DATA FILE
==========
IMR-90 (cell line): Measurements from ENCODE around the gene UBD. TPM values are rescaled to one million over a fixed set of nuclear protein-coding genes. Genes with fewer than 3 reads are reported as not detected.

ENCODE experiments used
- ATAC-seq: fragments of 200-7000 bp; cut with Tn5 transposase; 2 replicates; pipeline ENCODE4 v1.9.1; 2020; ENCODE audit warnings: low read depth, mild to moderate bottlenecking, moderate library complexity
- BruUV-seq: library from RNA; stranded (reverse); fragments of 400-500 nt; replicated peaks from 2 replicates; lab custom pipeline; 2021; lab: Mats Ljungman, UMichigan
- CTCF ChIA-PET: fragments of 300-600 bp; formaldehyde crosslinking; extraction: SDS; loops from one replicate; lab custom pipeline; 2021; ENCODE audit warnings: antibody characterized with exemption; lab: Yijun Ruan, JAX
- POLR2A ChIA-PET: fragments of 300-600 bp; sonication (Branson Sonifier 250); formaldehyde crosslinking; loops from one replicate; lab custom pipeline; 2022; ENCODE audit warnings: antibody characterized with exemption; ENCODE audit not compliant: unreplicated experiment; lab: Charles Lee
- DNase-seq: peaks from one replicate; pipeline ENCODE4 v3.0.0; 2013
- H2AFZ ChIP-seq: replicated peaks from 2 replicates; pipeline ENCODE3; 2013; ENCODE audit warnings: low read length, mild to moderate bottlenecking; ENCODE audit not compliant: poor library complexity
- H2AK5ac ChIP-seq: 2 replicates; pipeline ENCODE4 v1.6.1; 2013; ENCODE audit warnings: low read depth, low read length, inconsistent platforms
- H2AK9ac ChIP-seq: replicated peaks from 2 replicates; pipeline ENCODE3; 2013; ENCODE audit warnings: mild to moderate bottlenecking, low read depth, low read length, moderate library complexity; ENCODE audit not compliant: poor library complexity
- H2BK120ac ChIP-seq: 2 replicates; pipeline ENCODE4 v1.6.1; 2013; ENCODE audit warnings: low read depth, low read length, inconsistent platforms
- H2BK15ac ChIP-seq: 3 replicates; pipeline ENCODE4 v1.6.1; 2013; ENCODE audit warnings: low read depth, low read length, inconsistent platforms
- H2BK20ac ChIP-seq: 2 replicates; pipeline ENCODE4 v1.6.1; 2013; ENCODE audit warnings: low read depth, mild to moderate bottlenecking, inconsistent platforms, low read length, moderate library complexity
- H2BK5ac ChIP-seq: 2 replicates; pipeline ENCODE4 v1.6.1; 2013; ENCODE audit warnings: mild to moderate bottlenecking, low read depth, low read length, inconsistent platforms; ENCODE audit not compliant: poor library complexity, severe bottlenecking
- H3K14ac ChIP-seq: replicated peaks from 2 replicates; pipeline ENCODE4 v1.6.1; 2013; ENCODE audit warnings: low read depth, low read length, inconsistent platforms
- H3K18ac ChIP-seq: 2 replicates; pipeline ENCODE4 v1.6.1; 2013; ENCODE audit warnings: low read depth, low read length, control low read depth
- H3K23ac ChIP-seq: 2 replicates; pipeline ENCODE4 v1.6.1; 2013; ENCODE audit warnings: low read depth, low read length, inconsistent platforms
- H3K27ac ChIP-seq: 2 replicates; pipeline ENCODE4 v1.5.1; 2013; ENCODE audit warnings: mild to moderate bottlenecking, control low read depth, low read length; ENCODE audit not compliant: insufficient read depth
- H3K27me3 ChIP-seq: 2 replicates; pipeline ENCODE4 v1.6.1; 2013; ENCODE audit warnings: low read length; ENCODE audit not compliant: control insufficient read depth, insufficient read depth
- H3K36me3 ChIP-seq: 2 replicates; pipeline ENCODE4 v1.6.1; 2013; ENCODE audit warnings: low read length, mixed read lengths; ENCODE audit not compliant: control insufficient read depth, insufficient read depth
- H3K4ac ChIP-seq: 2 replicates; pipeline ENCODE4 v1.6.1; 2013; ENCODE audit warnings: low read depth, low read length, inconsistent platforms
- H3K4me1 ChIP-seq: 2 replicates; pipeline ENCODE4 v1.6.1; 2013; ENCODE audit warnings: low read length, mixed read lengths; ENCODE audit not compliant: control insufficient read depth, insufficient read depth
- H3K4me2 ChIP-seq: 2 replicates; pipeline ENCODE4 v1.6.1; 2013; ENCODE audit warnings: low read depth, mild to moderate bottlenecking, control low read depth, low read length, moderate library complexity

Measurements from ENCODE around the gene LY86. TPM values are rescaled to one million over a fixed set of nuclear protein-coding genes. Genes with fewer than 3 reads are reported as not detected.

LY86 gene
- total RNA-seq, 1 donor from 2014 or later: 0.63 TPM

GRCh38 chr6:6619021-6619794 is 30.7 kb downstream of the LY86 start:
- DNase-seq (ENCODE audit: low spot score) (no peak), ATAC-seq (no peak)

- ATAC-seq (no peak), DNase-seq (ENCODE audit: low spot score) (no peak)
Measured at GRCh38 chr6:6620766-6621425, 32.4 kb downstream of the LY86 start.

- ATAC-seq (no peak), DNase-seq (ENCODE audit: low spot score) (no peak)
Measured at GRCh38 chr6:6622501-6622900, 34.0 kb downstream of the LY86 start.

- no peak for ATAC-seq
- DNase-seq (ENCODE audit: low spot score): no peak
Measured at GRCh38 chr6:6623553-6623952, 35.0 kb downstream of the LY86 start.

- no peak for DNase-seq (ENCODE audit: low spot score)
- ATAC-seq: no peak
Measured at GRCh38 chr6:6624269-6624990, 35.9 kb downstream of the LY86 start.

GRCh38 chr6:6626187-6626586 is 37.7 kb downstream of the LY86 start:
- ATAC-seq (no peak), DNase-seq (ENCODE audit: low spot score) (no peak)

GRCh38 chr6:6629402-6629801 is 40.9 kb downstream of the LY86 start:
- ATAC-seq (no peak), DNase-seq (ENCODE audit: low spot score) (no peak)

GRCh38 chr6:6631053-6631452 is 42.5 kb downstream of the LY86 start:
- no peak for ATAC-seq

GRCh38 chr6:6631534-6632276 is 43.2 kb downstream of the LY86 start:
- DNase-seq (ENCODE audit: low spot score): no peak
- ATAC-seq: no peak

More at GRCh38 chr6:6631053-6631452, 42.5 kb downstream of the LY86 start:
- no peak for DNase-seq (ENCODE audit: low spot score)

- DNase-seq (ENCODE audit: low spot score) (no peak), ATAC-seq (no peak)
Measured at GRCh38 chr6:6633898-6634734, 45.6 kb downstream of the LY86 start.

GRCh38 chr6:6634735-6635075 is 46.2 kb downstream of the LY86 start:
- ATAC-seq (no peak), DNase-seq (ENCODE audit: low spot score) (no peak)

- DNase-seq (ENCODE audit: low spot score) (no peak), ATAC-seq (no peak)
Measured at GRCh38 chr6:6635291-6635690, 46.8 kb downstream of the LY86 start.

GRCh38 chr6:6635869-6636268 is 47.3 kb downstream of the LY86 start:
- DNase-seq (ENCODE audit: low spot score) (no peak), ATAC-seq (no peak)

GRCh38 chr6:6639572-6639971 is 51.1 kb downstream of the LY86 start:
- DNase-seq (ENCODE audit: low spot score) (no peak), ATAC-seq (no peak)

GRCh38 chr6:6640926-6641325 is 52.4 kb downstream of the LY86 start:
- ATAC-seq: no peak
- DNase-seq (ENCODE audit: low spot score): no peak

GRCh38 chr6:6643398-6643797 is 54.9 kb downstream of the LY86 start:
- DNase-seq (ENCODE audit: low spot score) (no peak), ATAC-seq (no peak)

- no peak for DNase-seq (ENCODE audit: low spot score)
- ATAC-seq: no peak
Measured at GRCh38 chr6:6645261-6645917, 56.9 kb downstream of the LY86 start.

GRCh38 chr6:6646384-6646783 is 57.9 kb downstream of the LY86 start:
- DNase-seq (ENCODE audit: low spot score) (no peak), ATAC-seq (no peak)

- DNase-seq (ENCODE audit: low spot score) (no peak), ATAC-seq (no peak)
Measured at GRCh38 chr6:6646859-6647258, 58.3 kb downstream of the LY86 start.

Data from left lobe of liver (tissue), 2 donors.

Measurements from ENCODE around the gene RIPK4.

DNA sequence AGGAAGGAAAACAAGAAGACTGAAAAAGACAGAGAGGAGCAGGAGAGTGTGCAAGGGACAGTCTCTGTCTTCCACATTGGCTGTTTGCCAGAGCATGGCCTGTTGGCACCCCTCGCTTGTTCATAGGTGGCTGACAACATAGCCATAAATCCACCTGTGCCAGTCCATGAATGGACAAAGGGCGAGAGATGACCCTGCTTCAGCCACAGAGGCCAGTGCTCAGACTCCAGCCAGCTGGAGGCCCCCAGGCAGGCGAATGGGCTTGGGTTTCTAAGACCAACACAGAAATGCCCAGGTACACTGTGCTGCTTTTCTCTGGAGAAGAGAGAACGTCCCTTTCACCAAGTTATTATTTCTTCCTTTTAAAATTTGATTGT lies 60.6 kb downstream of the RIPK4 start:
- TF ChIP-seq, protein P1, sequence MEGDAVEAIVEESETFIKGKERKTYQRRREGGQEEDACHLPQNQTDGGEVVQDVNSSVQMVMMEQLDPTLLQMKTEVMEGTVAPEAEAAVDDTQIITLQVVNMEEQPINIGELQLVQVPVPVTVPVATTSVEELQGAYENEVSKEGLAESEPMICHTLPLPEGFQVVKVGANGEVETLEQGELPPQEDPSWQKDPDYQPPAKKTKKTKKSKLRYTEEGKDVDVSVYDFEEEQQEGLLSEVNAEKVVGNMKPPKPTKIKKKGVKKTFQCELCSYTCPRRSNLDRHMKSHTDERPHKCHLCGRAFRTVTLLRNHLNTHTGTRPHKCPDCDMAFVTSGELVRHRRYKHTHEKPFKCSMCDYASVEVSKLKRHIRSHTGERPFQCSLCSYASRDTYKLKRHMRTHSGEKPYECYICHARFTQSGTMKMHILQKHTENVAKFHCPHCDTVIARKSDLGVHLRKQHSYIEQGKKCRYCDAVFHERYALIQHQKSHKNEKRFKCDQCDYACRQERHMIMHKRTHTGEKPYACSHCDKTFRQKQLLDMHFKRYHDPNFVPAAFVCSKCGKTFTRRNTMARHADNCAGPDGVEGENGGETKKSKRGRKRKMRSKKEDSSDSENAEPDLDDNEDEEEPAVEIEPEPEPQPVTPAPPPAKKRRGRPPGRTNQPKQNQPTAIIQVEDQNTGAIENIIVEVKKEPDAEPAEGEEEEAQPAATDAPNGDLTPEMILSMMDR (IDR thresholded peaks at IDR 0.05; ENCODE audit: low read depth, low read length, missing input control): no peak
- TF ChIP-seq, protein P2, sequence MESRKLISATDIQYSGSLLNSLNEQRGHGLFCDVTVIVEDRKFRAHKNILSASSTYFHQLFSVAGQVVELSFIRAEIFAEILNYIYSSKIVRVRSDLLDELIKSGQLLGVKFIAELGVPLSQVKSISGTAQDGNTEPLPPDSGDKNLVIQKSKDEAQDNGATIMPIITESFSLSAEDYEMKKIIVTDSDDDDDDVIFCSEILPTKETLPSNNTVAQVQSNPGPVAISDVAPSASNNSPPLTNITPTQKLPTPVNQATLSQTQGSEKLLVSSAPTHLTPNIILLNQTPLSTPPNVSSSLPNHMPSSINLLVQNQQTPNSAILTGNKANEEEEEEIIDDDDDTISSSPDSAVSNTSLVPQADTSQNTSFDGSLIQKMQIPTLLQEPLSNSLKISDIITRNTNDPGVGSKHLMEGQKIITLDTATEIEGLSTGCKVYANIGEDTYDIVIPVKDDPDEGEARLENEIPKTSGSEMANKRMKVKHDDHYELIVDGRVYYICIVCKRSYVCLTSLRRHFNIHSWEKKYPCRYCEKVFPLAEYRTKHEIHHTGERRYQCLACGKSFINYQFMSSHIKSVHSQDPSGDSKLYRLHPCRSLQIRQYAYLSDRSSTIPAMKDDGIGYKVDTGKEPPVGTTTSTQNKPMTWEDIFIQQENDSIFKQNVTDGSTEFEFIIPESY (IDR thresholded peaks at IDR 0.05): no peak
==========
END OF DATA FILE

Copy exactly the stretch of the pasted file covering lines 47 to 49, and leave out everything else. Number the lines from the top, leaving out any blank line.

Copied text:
- ATAC-seq: no peak

More at GRCh38 chr6:6631053-6631452, 42.5 kb downstream of the LY86 start:
- no peak for DNase-seq (ENCODE audit: low spot score)